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In information theory, the entropy of a random variable is the average level of "information", "surprise", or "uncertainty" inherent in the variable's possible outcomes. The concept of information entropy was introduced by Claude Shannon in his 1948 paper "A Mathematical Theory of Communication", and is also referred to as Shannon entropy. As an example, consider a biased coin with probability p of landing on heads and probability 1 − p of landing on tails. The maximum surprise is for p = 1/2, when there is no reason to expect one outcome over another. In this case a coin flip has an entropy of one bit. The minimum surprise is for p = 0 or p = 1, when the event is known and the entropy is zero bits. When the entropy is zero bits, this is sometimes referred to as unity, where there is no un

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• In information theory, the entropy of a random variable is the average level of "information", "surprise", or "uncertainty" inherent in the variable's possible outcomes. The concept of information entropy was introduced by Claude Shannon in his 1948 paper "A Mathematical Theory of Communication", and is also referred to as Shannon entropy. As an example, consider a biased coin with probability p of landing on heads and probability 1 − p of landing on tails. The maximum surprise is for p = 1/2, when there is no reason to expect one outcome over another. In this case a coin flip has an entropy of one bit. The minimum surprise is for p = 0 or p = 1, when the event is known and the entropy is zero bits. When the entropy is zero bits, this is sometimes referred to as unity, where there is no uncertainty at all - no freedom of choice - no information. Other values of p give different entropies between zero and one bits. Given a discrete random variable , with possible outcomes , which occur with probability the entropy of is formally defined as: where denotes the sum over the variable's possible values. The choice of base for , the logarithm, varies for different applications. Base 2 gives the unit of bits (or "shannons"), while base e gives "natural units" nat, and base 10 gives units of "dits", "bans", or "hartleys". An equivalent definition of entropy is the expected value of the self-information of a variable. The entropy was originally created by Shannon as part of his theory of communication, in which a data communication system is composed of three elements: a source of data, a communication channel, and a receiver. The "fundamental problem of communication" – as expressed by Shannon – is for the receiver to be able to identify what data was generated by the source, based on the signal it receives through the channel. Shannon considered various ways to encode, compress, and transmit messages from a data source, and proved in his famous source coding theorem that the entropy represents an absolute mathematical limit on how well data from the source can be losslessly compressed onto a perfectly noiseless channel. Shannon strengthened this result considerably for noisy channels in his noisy-channel coding theorem. Entropy in information theory is directly analogous to the entropy in statistical thermodynamics. The analogy results when the values of the random variable designate energies of microstates, so Gibbs formula for the entropy is formally identical to Shannon's formula. Entropy has relevance to other areas of mathematics such as combinatorics. The definition can be derived from a set of axioms establishing that entropy should be a measure of how "surprising" the average outcome of a variable is. For a continuous random variable, differential entropy is analogous to entropy. (en)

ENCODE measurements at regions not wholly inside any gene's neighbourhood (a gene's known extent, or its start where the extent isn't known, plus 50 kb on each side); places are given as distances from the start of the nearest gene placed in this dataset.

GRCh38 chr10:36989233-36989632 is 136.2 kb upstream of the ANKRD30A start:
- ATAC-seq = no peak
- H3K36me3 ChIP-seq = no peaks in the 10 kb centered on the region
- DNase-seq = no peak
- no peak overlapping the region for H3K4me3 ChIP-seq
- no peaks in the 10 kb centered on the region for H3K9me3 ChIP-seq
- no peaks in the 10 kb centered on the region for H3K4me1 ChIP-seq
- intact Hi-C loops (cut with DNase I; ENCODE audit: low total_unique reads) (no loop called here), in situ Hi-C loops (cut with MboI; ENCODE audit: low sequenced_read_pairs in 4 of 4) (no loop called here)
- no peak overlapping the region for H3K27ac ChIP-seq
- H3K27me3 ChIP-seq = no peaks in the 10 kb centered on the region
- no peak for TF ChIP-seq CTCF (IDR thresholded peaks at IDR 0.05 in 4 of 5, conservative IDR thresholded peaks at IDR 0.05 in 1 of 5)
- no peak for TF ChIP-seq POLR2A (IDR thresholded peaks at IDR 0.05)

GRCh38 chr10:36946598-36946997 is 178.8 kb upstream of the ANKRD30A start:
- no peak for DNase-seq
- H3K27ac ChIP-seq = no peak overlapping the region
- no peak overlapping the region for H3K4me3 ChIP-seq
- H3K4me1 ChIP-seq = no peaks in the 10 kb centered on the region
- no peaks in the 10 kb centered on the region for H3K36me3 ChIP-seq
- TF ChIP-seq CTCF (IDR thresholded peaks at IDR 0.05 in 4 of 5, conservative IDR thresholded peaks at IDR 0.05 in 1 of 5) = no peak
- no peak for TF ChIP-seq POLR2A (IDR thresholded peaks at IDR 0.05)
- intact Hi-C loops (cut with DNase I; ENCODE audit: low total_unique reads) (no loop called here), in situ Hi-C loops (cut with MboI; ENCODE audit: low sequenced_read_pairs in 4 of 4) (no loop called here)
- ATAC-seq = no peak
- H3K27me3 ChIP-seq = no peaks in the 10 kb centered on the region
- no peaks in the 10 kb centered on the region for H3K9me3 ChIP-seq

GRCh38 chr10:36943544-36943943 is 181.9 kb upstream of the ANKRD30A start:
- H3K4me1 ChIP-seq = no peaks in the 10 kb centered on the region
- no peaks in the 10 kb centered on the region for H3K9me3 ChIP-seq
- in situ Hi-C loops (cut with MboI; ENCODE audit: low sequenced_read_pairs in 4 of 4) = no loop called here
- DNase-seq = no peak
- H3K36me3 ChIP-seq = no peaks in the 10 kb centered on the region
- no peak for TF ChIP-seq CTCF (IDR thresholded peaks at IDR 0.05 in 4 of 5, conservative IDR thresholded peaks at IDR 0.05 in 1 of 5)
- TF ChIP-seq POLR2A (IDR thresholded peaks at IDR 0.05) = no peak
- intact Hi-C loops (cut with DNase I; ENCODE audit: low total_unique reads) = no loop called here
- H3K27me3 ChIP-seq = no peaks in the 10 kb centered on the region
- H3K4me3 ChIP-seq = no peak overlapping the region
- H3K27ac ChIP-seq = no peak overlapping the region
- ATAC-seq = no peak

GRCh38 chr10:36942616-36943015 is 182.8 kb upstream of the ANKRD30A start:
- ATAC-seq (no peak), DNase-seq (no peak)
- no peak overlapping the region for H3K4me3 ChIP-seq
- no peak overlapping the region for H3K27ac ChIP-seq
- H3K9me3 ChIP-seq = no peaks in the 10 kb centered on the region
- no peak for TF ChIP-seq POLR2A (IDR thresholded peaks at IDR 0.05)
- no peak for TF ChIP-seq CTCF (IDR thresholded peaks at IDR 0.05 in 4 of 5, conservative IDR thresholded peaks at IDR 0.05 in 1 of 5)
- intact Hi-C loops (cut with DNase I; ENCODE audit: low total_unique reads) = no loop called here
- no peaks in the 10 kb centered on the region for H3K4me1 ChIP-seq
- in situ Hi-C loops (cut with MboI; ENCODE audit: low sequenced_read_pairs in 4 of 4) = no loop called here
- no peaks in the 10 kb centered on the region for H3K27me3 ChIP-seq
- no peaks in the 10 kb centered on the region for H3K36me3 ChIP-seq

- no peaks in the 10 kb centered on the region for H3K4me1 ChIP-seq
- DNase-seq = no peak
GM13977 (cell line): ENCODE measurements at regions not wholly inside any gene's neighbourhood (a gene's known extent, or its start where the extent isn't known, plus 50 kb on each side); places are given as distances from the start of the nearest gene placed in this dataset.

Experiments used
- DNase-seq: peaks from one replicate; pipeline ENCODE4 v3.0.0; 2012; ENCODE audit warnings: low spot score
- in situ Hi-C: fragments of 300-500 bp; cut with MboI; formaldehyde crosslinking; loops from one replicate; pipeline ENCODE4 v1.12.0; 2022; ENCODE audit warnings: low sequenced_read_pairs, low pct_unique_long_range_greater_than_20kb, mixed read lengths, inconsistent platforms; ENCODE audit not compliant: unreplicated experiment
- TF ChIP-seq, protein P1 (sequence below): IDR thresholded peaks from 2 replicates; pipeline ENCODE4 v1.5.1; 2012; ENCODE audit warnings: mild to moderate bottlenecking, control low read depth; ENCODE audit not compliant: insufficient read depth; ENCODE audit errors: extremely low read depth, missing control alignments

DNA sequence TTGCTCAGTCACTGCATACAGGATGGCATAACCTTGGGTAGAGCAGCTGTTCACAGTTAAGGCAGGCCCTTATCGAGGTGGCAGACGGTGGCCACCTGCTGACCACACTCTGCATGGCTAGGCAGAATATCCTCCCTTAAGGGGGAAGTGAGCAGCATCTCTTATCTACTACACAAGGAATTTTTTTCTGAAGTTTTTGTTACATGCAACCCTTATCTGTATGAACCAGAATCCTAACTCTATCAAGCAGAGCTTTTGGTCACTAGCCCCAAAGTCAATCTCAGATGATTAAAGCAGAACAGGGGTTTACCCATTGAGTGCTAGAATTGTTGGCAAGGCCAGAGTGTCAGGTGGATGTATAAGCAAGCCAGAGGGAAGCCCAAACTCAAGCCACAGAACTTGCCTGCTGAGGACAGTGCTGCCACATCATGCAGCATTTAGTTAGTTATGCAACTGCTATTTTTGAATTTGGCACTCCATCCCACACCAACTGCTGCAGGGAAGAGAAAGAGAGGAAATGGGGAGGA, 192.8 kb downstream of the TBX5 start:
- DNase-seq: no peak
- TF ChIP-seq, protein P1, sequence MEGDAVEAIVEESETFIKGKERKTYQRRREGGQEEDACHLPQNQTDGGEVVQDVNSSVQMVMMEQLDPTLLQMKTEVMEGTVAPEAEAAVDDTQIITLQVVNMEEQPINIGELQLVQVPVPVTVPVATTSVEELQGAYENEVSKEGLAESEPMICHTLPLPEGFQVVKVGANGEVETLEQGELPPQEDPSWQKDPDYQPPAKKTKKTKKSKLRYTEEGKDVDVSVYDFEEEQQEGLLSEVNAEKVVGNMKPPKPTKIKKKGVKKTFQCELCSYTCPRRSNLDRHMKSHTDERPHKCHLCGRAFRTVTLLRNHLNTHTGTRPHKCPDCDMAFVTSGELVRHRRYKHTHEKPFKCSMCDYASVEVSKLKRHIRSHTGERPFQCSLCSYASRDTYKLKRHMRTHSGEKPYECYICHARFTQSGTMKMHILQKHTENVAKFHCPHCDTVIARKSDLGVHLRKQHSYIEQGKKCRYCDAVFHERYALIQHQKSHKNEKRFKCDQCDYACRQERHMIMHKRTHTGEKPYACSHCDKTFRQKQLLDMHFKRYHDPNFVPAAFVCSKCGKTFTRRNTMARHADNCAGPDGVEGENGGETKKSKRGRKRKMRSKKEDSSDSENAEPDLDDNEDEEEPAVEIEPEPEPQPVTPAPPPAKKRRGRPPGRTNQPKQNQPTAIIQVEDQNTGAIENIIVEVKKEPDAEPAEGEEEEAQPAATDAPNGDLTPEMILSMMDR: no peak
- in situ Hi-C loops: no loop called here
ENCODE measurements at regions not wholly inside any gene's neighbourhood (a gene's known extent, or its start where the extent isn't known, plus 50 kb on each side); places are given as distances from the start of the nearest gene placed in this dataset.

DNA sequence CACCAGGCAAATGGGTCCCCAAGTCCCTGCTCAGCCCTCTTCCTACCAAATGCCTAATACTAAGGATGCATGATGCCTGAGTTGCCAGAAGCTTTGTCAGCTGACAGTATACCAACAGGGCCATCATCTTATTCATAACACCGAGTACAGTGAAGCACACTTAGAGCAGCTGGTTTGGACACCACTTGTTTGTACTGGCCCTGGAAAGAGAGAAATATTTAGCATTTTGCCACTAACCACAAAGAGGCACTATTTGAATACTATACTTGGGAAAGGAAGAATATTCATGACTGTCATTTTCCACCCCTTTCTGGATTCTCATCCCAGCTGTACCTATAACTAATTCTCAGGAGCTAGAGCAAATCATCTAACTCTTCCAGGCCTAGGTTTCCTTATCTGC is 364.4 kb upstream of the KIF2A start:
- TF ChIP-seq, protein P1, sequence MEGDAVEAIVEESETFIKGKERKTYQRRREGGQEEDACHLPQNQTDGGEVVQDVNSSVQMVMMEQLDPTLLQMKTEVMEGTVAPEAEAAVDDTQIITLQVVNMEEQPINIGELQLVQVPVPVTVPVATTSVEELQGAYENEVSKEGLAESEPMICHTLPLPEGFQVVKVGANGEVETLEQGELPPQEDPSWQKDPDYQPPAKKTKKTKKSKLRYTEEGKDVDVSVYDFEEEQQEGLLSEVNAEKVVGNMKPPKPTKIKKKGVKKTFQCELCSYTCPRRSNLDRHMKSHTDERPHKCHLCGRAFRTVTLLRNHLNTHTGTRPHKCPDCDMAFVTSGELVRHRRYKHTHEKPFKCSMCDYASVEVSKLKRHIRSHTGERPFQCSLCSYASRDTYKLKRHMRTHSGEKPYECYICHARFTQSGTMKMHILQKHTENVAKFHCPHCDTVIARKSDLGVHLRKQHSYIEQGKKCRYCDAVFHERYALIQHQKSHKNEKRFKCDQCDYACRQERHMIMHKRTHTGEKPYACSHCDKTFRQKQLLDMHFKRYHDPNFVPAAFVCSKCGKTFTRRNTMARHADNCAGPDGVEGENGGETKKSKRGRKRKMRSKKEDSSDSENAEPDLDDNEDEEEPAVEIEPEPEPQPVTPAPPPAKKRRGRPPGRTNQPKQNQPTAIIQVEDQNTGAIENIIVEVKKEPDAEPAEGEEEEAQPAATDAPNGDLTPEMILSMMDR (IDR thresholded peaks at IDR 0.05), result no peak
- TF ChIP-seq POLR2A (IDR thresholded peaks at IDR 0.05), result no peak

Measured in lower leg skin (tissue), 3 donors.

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• Entropy (en)
• Shannon's entropy (en)
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• In information theory, the entropy of a random variable is the average level of "information", "surprise", or "uncertainty" inherent in the variable's possible outcomes. The concept of information entropy was introduced by Claude Shannon in his 1948 paper "A Mathematical Theory of Communication", and is also referred to as Shannon entropy. As an example, consider a biased coin with probability p of landing on heads and probability 1 − p of landing on tails. The maximum surprise is for p = 1/2, when there is no reason to expect one outcome over another. In this case a coin flip has an entropy of one bit. The minimum surprise is for p = 0 or p = 1, when the event is known and the entropy is zero bits. When the entropy is zero bits, this is sometimes referred to as unity, where there is no un (en)
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• Entropy (information theory) (en)
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